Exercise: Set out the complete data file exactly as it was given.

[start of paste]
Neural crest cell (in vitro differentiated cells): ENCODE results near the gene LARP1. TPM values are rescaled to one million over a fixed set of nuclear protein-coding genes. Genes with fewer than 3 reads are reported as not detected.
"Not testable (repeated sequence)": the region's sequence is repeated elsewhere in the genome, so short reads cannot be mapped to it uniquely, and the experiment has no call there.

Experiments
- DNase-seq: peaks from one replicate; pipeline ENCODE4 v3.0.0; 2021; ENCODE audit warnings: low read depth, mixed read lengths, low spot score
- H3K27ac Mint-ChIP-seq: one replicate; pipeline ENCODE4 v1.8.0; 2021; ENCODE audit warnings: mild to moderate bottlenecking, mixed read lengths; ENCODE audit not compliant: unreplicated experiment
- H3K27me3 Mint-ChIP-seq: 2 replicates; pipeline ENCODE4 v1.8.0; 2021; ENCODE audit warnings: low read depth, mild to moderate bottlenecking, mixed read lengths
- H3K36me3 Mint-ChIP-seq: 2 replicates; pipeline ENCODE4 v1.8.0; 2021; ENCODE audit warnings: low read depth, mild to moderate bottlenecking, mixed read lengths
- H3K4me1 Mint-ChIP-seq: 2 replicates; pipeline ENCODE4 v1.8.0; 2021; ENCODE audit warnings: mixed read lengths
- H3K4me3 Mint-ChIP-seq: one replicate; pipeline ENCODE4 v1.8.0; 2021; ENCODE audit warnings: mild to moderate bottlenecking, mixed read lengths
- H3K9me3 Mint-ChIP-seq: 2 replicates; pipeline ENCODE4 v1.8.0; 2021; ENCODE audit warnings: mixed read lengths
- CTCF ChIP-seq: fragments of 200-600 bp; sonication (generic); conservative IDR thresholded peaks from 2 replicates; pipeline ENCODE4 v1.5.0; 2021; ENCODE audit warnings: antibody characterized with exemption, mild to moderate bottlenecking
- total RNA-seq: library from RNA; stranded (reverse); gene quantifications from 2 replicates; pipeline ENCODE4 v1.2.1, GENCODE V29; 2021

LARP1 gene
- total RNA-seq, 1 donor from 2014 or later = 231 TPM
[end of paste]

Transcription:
Neural crest cell (in vitro differentiated cells): ENCODE results near the gene LARP1. TPM values are rescaled to one million over a fixed set of nuclear protein-coding genes. Genes with fewer than 3 reads are reported as not detected.
"Not testable (repeated sequence)": the region's sequence is repeated elsewhere in the genome, so short reads cannot be mapped to it uniquely, and the experiment has no call there.

Experiments
- DNase-seq: peaks from one replicate; pipeline ENCODE4 v3.0.0; 2021; ENCODE audit warnings: low read depth, mixed read lengths, low spot score
- H3K27ac Mint-ChIP-seq: one replicate; pipeline ENCODE4 v1.8.0; 2021; ENCODE audit warnings: mild to moderate bottlenecking, mixed read lengths; ENCODE audit not compliant: unreplicated experiment
- H3K27me3 Mint-ChIP-seq: 2 replicates; pipeline ENCODE4 v1.8.0; 2021; ENCODE audit warnings: low read depth, mild to moderate bottlenecking, mixed read lengths
- H3K36me3 Mint-ChIP-seq: 2 replicates; pipeline ENCODE4 v1.8.0; 2021; ENCODE audit warnings: low read depth, mild to moderate bottlenecking, mixed read lengths
- H3K4me1 Mint-ChIP-seq: 2 replicates; pipeline ENCODE4 v1.8.0; 2021; ENCODE audit warnings: mixed read lengths
- H3K4me3 Mint-ChIP-seq: one replicate; pipeline ENCODE4 v1.8.0; 2021; ENCODE audit warnings: mild to moderate bottlenecking, mixed read lengths
- H3K9me3 Mint-ChIP-seq: 2 replicates; pipeline ENCODE4 v1.8.0; 2021; ENCODE audit warnings: mixed read lengths
- CTCF ChIP-seq: fragments of 200-600 bp; sonication (generic); conservative IDR thresholded peaks from 2 replicates; pipeline ENCODE4 v1.5.0; 2021; ENCODE audit warnings: antibody characterized with exemption, mild to moderate bottlenecking
- total RNA-seq: library from RNA; stranded (reverse); gene quantifications from 2 replicates; pipeline ENCODE4 v1.2.1, GENCODE V29; 2021

LARP1 gene
- total RNA-seq, 1 donor from 2014 or later = 231 TPM